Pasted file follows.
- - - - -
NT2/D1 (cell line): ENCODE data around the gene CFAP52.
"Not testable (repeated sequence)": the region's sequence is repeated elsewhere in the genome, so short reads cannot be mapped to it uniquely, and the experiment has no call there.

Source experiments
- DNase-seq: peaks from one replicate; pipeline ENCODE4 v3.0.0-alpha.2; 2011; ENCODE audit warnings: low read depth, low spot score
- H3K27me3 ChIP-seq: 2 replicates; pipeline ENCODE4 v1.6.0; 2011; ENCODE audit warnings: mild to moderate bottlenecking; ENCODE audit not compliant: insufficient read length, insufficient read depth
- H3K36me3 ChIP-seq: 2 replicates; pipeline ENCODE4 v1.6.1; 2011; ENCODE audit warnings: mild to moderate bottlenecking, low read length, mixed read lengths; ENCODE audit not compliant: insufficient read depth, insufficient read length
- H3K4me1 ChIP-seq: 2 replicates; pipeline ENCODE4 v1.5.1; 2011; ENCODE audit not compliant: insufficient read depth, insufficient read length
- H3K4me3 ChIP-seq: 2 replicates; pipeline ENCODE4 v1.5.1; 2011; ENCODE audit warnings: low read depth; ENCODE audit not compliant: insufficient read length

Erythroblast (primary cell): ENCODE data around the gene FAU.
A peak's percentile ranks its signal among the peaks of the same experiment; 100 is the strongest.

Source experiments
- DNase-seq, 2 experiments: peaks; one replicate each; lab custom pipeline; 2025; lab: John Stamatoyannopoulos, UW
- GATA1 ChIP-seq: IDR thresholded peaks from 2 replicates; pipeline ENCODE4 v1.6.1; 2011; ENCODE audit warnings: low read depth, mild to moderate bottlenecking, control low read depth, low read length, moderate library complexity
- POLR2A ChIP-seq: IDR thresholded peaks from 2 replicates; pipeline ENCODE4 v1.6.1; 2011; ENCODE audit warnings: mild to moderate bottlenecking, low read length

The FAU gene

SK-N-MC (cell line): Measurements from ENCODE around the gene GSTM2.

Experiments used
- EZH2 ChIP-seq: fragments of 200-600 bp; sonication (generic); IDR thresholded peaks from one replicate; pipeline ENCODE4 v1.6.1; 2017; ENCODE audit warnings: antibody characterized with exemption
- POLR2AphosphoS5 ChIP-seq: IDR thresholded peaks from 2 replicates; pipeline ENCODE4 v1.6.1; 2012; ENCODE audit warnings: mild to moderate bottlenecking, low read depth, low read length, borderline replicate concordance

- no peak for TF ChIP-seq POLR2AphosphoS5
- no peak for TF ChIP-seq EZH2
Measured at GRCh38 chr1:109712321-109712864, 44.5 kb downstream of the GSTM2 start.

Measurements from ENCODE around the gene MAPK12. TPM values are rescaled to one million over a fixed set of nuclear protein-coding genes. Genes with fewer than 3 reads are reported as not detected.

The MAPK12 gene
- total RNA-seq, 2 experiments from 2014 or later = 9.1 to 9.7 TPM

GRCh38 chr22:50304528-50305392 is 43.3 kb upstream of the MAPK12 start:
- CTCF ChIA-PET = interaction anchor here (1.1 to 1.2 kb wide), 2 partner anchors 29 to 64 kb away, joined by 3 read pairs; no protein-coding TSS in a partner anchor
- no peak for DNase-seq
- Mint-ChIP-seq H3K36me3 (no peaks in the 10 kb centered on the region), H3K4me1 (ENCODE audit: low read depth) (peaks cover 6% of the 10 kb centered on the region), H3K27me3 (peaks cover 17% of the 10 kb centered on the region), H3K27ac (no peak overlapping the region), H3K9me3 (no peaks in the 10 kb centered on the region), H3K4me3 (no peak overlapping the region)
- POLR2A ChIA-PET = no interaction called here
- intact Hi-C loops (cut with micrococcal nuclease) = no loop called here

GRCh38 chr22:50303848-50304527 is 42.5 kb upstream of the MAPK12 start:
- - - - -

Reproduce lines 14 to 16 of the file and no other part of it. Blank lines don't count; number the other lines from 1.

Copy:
- POLR2A ChIP-seq: IDR thresholded peaks from 2 replicates; pipeline ENCODE4 v1.6.1; 2011; ENCODE audit warnings: mild to moderate bottlenecking, low read length

The FAU gene

SK-N-MC (cell line): Measurements from ENCODE around the gene GSTM2.